Virtually every company I’ve been at or consulted has been in desperate need of a formal strategic plan. Since I’m generally involved with start-ups, so much time goes into creating the product and raising money, having a formal plan can appear as a luxury and/or a wasted effort until “more important” things are taken care of — like finishing the product and raising money. I don’t disagree but if there are more than a few people involved with starting the company, it can be very easy for people to get off track and a somewhat formalized planning process has its place even in the earliest stages.
A recent Forbes article covered the key steps to which I will apply my own spin.
Define the company’s vision
To me this is art not science. It is driven by passion not data or research. Stated simply, what do you want your company to be when you grow up. There are so many biases affecting even the most neutral founder at this stage (confirmation bias being just one) that believing at this stage is anything more than “vision” is disengenous and a bit naive. By calling it what it is, the founder’s or management’s vision, you are freed up of all of the time that goes into justifying why your vision is based on solid reasoning leaving more resources for figuring out how you will accomplish your vision.
Depending on how mature your company is, you can determine how detailed your vision needs to be. The Forbes article included these questions:
Who do you want to be in three years from now? What does the organization look like? What products/services are you offering? How many customers do you have? What problems will you be solving? What will your financial performance look like?
If you are early, early stage, some of these go beyond “vision” and these answers will come later in the process.
Plan a two-day offsite with your team
The offsite is incredibly important, and it should be noted that this is not a long brainstorming session. Each team member should be given the company vision and then assigned specific aspects to be responsible for. The problems with brainstorming have been well documented and better (and more creative) work is done by individuals tackling a problem than a group with a white board. But refining and improving ideas (and getting buy in) is appropriate for a group (and a white board). I suggest having team members (including yourself) bring short presentations on their areas. The first presentation should be the goals of the weekend and the “rules”. For example,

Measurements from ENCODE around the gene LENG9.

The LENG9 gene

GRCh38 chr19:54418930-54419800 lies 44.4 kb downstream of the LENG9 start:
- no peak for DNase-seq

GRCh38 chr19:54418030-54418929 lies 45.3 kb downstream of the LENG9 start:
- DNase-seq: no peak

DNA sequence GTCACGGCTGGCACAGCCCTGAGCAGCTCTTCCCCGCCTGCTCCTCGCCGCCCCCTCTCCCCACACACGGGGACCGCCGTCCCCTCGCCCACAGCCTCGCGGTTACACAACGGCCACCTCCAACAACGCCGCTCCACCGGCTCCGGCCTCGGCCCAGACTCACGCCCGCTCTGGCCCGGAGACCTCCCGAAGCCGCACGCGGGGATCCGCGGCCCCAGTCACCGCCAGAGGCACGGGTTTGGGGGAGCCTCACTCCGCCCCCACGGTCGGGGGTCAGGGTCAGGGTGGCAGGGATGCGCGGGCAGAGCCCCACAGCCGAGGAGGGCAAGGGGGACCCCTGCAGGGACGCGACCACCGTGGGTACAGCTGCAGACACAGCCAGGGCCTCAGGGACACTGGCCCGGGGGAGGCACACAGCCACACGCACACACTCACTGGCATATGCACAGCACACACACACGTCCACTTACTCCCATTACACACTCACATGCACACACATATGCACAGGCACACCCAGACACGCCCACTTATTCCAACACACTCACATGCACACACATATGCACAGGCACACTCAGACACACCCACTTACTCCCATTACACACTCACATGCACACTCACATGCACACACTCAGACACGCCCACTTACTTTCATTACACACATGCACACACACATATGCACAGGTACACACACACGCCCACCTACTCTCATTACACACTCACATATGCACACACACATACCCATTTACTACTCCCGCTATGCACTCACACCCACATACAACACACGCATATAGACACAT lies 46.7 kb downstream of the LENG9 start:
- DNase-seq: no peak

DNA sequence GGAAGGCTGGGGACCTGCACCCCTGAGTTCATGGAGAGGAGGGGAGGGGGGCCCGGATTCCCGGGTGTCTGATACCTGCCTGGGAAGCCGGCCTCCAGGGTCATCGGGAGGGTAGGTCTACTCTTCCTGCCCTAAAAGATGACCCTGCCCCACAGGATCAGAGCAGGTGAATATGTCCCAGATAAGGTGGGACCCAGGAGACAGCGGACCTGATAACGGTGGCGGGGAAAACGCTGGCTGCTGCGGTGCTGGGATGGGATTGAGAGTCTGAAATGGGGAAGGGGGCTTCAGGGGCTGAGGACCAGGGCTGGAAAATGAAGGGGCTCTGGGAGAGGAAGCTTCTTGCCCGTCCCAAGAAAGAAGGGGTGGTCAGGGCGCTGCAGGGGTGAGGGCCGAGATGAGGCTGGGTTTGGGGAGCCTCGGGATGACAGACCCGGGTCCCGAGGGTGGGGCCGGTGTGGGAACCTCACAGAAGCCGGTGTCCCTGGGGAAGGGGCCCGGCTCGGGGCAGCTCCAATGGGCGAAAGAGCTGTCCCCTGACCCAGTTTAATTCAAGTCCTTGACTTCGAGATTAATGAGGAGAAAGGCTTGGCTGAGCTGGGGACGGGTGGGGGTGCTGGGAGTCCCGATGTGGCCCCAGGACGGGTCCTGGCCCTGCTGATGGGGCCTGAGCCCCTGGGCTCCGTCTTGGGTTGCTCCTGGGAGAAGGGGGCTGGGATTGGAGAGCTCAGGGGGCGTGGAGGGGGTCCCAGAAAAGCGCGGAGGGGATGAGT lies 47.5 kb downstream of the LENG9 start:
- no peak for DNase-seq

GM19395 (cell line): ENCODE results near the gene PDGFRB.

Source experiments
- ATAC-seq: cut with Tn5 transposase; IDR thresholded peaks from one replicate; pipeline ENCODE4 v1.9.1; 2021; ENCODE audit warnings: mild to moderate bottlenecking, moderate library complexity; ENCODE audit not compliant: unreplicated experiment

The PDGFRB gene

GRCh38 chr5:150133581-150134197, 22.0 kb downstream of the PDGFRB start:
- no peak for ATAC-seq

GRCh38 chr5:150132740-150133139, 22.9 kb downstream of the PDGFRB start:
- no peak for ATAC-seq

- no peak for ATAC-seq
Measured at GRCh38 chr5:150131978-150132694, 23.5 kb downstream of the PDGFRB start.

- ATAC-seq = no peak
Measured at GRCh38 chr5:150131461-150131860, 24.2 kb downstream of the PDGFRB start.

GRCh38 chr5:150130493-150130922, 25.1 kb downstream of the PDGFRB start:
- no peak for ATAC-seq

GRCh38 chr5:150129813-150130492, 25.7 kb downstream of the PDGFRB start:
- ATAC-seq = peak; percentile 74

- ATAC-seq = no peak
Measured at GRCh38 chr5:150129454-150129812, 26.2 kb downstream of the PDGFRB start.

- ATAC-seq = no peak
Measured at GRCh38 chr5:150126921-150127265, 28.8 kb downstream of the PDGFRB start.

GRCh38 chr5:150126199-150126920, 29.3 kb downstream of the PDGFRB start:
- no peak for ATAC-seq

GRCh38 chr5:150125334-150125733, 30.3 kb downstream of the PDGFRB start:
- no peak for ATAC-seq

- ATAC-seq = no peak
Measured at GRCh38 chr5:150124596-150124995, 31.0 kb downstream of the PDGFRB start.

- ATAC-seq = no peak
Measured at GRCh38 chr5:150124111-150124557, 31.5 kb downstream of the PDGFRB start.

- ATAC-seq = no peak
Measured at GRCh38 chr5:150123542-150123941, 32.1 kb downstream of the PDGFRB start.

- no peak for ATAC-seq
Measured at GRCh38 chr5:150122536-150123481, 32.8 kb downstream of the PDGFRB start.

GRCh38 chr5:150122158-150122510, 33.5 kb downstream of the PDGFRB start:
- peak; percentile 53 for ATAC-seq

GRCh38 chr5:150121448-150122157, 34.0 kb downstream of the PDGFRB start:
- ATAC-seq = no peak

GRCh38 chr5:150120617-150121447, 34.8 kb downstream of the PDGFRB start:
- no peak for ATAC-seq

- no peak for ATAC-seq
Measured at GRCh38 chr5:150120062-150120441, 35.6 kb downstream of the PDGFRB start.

• Attack the argument, not the person
• Criticism is a part of the process; anything less is a waste of our time
• There are many ways to get to the same place
• Everyone here is a key player spending their valuable time to help the Company and work together, so respect for everyone
The Forbes article, which was aimed at an established company, had this possible agenda:
- CEO/Leader presents high-level review of 2012
- Each executive/dept. head/group leader presents his/her review of 2012
- CEO/Leader presents Three Year North Star followed by the proposed top initiatives for 2013. Connect the dots on how the 2013 initiatives will help the organization reach it’s goals in three years.
- Each executive/department head/group leader presents his/her proposed top initiatives for 2013.
- Break. Go do something fun (movie?).
- Prioritize top initiatives. The company will not be able to accomplish all of the proposed initiatives. Take this time to have a group discussion and figure out which of the proposed initiatives are the top three to five most important for 2013.
- Sleep on it. Once you’ve narrowed it down to the top three to five, call it a night.
- Review the top three to five initiatives and make sure that everyone feels good about what was decided. Make sure that each item is achievable during 2013.
- Start adding high-level goals that will help the organization to achieve the top three to five initiatives.
- Discuss other important items that will help your organization improve during 2013. Ideas might include: culture improvement, employee enhancement, funding strategies, etc.
- Fun team-building Activity: go-karts, rock-climbing, bungee jumping, etc.
Communication to stakeholders:
This step is about transparency and buy-in. There is nothing worse for a culture of a company than for management to go off to some pleasant locale and then return with all of the “answers” without input from those who will be implementing it. This is a piece that is often missed and is the beginning of the gulf that will grow between the hopes of the planners and the results of the actual implementation. Key stakeholders should have the opportunity to provide feedback and insure that the goals are realistic and achievable. Depending on the situation, board presentation and approval is warranted, and finally hold an all-hands meeting to present what everyone should have already been sold on. A good lawyer will tell you to never ask a question in court which you don’t already know the answer. Similarly, never present a company plan for which you haven’t already addressed everyone’s concerns.
Execute and Follow-up
The plan, objectives and metrics all need to be written down with regular meetings to track and adjust. The expression “It’s not what you expect but what you inspect…” is sound. And if what you decided wasn’t important enough to be written down and referred to, then the team will (correctly) assume it wasn’t important enough to put effort into following.